Best Xbox Live Arcade games

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Puzzle and platformer

Super Meat Boy — $15

Super Meat Boy is virtual proof old-school game mechanics and shimmer die hard. Not in the Bruce Willis-John McClane sense of the phase, but in terms of the staggering number of 2D levels available in which you purely run, jump and squander your way to the top. Though the controls are simple and straightforward, the variety of levels and numerous obstacles make for wide-ranging gameplay that is both utterly time-consuming and altogether infuriating given its sheer level of difficulty. Still, homages to the classic platform titles of yore run amok amid the salt factories and hospitals, subsequently reminding you of why the genre endures. The cut scenes are crudely hilarious, the animation pixeltastic and the chiptunes top-notch. And then there’s the fact you play as a rancid cube of meat.

Super Meat Boy

N+ — $10

Who says a good platformer needs a complex, thought-provoking storyline or robust gameplay features? N+, the console port of the  Adobe Flash-powered N, is a remarkably plain-sailing title that allows players to do little more than run, jump and showboat your ninja skills on more than 400 individual levels. There’s no backstory, other than you’re a ninja with a thirst for gold like a pirate, but it still delights in its expansive leaderboards, achievements and local multiplayer with a dully-colored finesse. Levels are merely completed by flipping a switch and exiting through a door, but you’ll undoubtedly get derailed by the numerous enemies and intricate puzzles along the way. Don’t worry though, you can always fall back on the custom level editor when you’re on the brink of pulling your hair out.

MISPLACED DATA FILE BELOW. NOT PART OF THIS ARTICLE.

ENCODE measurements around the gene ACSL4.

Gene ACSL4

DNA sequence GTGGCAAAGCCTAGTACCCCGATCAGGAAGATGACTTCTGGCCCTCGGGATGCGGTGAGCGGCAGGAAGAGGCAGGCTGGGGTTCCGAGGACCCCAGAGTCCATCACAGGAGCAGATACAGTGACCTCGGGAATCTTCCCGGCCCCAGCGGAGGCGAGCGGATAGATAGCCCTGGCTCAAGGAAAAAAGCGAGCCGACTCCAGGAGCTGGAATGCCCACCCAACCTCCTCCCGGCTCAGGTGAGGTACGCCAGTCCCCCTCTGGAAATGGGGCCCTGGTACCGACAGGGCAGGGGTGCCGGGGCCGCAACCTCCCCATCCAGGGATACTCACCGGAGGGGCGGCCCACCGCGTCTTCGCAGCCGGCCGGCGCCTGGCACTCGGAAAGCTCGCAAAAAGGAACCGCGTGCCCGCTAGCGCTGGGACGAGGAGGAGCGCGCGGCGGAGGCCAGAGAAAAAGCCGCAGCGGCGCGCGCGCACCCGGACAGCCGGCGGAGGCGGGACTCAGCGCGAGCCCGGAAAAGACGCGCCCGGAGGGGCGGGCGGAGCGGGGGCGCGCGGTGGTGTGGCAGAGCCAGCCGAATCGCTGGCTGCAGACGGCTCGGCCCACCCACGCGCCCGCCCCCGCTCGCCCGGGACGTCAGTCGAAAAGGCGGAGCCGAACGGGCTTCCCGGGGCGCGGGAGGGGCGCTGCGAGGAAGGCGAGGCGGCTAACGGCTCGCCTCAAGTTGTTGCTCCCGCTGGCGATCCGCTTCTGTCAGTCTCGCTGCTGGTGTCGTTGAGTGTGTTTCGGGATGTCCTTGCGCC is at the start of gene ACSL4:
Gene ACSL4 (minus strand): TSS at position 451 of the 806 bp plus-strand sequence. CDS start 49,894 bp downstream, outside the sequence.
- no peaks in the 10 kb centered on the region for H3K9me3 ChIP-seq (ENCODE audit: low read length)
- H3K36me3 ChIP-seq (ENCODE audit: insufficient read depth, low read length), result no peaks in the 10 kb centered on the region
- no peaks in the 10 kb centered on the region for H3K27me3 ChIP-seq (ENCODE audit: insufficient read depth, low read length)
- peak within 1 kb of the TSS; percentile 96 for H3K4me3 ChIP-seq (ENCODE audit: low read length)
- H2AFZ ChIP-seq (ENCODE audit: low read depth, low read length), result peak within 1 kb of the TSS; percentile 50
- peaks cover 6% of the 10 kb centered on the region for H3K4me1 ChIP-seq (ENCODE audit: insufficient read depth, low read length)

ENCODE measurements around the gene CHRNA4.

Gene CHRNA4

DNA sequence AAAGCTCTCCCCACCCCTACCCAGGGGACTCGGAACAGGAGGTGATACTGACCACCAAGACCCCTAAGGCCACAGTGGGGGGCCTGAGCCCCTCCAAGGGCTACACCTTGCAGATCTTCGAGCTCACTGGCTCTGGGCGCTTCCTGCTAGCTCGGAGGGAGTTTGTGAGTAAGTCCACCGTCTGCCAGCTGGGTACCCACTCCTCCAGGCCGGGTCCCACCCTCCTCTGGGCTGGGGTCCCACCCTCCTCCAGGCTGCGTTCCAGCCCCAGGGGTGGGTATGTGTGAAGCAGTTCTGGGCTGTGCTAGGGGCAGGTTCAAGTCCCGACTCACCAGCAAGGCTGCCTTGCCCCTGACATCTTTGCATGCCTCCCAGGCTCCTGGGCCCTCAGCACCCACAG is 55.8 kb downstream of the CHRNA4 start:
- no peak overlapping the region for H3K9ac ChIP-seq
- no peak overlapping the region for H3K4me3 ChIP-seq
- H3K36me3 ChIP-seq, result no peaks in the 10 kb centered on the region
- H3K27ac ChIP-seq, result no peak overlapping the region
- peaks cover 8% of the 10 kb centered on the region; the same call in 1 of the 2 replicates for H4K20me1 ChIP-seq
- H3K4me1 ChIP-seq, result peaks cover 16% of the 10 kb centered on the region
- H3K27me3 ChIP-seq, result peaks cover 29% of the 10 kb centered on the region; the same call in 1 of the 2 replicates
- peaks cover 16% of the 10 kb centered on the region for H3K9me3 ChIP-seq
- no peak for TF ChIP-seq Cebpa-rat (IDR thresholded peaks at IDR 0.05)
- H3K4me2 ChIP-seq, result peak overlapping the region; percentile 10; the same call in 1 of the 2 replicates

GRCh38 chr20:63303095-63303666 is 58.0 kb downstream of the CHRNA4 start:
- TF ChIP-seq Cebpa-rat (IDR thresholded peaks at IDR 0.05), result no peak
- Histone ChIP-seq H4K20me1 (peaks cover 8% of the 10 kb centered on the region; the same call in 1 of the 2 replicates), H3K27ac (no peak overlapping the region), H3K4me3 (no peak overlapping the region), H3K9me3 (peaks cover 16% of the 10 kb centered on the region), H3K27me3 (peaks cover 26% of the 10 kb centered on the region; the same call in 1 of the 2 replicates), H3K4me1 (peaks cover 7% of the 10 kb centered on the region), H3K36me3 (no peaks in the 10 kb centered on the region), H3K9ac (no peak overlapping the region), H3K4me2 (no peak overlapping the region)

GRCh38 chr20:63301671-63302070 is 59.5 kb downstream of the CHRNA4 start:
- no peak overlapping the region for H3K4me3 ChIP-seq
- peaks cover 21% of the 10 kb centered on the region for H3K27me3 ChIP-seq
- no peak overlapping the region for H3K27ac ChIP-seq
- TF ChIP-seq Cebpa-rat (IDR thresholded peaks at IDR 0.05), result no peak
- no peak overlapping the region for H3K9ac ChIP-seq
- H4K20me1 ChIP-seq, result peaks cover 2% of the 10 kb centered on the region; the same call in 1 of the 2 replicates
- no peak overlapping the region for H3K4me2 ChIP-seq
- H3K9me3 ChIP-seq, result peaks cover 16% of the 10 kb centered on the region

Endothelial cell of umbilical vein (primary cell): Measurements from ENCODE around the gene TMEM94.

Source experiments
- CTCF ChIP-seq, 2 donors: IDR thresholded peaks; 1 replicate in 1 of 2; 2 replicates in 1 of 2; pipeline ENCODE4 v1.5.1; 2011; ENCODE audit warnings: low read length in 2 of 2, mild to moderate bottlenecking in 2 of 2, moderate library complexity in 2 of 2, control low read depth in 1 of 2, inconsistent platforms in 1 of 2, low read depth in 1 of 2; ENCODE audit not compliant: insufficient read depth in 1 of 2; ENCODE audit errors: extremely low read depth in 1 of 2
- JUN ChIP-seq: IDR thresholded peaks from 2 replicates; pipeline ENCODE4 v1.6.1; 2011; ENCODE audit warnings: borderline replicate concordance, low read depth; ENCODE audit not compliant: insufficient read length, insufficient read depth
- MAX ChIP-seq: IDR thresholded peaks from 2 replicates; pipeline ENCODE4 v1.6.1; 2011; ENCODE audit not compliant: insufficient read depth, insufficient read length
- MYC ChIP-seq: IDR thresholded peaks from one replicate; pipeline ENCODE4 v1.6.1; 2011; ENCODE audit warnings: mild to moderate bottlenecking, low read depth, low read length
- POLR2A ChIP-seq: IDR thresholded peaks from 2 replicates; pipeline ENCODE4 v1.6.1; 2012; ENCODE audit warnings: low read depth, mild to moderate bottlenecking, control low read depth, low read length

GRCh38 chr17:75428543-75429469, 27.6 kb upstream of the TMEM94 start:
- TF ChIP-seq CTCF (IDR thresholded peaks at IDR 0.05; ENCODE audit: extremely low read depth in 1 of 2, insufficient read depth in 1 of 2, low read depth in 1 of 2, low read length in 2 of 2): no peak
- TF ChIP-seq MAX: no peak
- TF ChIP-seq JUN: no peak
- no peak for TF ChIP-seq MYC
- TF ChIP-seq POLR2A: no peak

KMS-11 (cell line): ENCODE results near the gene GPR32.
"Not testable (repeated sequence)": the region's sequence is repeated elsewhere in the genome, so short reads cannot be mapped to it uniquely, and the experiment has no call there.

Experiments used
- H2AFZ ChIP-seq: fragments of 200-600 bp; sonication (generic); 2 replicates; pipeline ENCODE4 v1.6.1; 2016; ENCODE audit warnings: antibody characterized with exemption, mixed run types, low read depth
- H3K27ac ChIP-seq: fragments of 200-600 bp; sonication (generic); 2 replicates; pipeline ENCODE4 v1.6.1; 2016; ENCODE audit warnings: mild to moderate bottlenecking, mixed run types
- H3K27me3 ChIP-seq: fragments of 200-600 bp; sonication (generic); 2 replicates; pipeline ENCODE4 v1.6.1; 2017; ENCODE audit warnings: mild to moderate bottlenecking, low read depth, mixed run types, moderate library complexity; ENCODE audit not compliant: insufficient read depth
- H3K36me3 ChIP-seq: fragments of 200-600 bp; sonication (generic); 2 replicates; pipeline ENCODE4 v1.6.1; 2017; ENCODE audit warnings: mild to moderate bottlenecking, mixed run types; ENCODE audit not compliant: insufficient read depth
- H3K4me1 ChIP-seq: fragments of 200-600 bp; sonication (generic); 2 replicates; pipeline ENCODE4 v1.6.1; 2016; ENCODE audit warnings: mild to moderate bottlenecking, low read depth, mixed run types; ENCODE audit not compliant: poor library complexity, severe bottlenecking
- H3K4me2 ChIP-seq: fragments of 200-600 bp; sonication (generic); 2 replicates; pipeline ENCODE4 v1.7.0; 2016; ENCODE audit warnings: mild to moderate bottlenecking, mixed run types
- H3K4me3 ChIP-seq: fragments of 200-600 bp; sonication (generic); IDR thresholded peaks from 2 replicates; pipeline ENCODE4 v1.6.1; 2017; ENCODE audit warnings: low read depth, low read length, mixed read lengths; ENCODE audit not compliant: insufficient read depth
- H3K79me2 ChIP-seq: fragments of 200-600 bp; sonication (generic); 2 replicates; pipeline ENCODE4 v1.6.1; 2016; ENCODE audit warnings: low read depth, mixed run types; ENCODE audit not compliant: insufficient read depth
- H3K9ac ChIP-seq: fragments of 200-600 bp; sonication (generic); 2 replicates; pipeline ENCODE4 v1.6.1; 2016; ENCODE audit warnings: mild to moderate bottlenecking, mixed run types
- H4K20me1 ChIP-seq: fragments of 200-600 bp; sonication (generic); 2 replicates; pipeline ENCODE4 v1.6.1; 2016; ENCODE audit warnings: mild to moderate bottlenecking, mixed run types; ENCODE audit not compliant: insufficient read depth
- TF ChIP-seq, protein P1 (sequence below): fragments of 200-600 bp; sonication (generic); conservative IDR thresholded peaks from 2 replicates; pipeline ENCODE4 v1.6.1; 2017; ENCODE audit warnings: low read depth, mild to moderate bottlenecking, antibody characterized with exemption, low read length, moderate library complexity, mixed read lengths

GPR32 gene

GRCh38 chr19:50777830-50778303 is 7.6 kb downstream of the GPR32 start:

Limbo — $15

Few trials are as somber, cerebral, and eerily beautiful as the one the young boy faces while in Limbo. It’s there, in the uninviting white-and-black nether regions of a dream-like landscape, where players must trod down a dark with no answer or direction. Despite the lack of context, the game’s visuals and phenomenal sound design perpetually thrust you through the title’s three-hour duration, offering a bevvy of clever puzzles and looming, ambiguous hurdles around every corner. It’s executed in such a manner that makes you cautious and extremely apprehensive about the world around you, and though short, there are enough hidden elements and rewards to warrant a second romping. Still, it will always leave you wanting more.


Braid — $10

It’s hard to account for all the philosophical ruminations and thoughts swirling around Braid. Yes, in a way it’s your standard save-the-princess platformer in the vein of Mario, but it’s also driven by a peculiar story and unique gameplay mechanics that rival titles beyond the game’s water-colored, 2D animation. Players must ultimately run and jump through a series of worlds, collecting puzzle pieces telling of protagonist Tim’s woeful regrets in the process, while solving admirable puzzles adrift in sea of melancholia and moody background music. Additionally, Tim possesses the ability to reverse time, allowing players to wash away their literal pitfalls and poor precision decisions moments after they occur. If there ever were any doubts regarding how talented rising indie developers are becoming, Braid will provide the answer.


Fez — $10

A new perspective can make a world of difference, especially when that perspective comes in the form of a third dimension attainable through a magic hat. With Fez, players don the role of a sprite named Gomez, tackling a series of puzzles and obstacles built within a crumbling 2D environment that can quickly be flipped on a vertical axis at any given moment. The game is visually stimulating, serene and sprawling — no matter if you’re traversing towering ivy-clad buildings or trudging through dimly-lit halls — and the accompanying music is finely crafted to fit any scenario you may encounter as you search for various cubes scattered across the world. The puzzles can be exceedingly tough, but the world-turning novelty offers a welcome spin that’s impossible to ignore (metaphorically and literally). Check out our Fez review for more.

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